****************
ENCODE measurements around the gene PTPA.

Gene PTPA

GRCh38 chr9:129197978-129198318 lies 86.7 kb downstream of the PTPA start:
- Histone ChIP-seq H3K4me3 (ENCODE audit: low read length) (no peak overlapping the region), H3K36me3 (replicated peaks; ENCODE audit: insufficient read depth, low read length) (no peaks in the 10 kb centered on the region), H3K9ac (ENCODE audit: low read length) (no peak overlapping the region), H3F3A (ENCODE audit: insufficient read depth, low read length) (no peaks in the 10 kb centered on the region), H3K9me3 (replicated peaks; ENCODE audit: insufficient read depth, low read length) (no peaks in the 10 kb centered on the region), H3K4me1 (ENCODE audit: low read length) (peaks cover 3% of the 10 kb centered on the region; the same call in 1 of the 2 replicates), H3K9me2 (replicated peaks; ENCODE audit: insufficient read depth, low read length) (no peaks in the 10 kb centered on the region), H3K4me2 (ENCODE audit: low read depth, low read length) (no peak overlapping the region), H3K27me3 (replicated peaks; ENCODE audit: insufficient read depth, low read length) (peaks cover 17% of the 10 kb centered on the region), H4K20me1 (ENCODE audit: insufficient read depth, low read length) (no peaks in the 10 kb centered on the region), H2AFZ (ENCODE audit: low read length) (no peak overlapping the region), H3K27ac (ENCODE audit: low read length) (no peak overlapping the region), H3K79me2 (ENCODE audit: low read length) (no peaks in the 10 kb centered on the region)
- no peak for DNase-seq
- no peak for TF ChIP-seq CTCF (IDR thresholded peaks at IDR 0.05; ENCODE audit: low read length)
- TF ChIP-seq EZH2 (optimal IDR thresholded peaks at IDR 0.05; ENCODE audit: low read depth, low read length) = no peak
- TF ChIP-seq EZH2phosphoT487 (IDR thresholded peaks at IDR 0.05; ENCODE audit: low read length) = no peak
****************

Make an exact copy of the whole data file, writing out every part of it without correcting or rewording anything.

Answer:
ENCODE measurements around the gene PTPA.

Gene PTPA

GRCh38 chr9:129197978-129198318 lies 86.7 kb downstream of the PTPA start:
- Histone ChIP-seq H3K4me3 (ENCODE audit: low read length) (no peak overlapping the region), H3K36me3 (replicated peaks; ENCODE audit: insufficient read depth, low read length) (no peaks in the 10 kb centered on the region), H3K9ac (ENCODE audit: low read length) (no peak overlapping the region), H3F3A (ENCODE audit: insufficient read depth, low read length) (no peaks in the 10 kb centered on the region), H3K9me3 (replicated peaks; ENCODE audit: insufficient read depth, low read length) (no peaks in the 10 kb centered on the region), H3K4me1 (ENCODE audit: low read length) (peaks cover 3% of the 10 kb centered on the region; the same call in 1 of the 2 replicates), H3K9me2 (replicated peaks; ENCODE audit: insufficient read depth, low read length) (no peaks in the 10 kb centered on the region), H3K4me2 (ENCODE audit: low read depth, low read length) (no peak overlapping the region), H3K27me3 (replicated peaks; ENCODE audit: insufficient read depth, low read length) (peaks cover 17% of the 10 kb centered on the region), H4K20me1 (ENCODE audit: insufficient read depth, low read length) (no peaks in the 10 kb centered on the region), H2AFZ (ENCODE audit: low read length) (no peak overlapping the region), H3K27ac (ENCODE audit: low read length) (no peak overlapping the region), H3K79me2 (ENCODE audit: low read length) (no peaks in the 10 kb centered on the region)
- no peak for DNase-seq
- no peak for TF ChIP-seq CTCF (IDR thresholded peaks at IDR 0.05; ENCODE audit: low read length)
- TF ChIP-seq EZH2 (optimal IDR thresholded peaks at IDR 0.05; ENCODE audit: low read depth, low read length) = no peak
- TF ChIP-seq EZH2phosphoT487 (IDR thresholded peaks at IDR 0.05; ENCODE audit: low read length) = no peak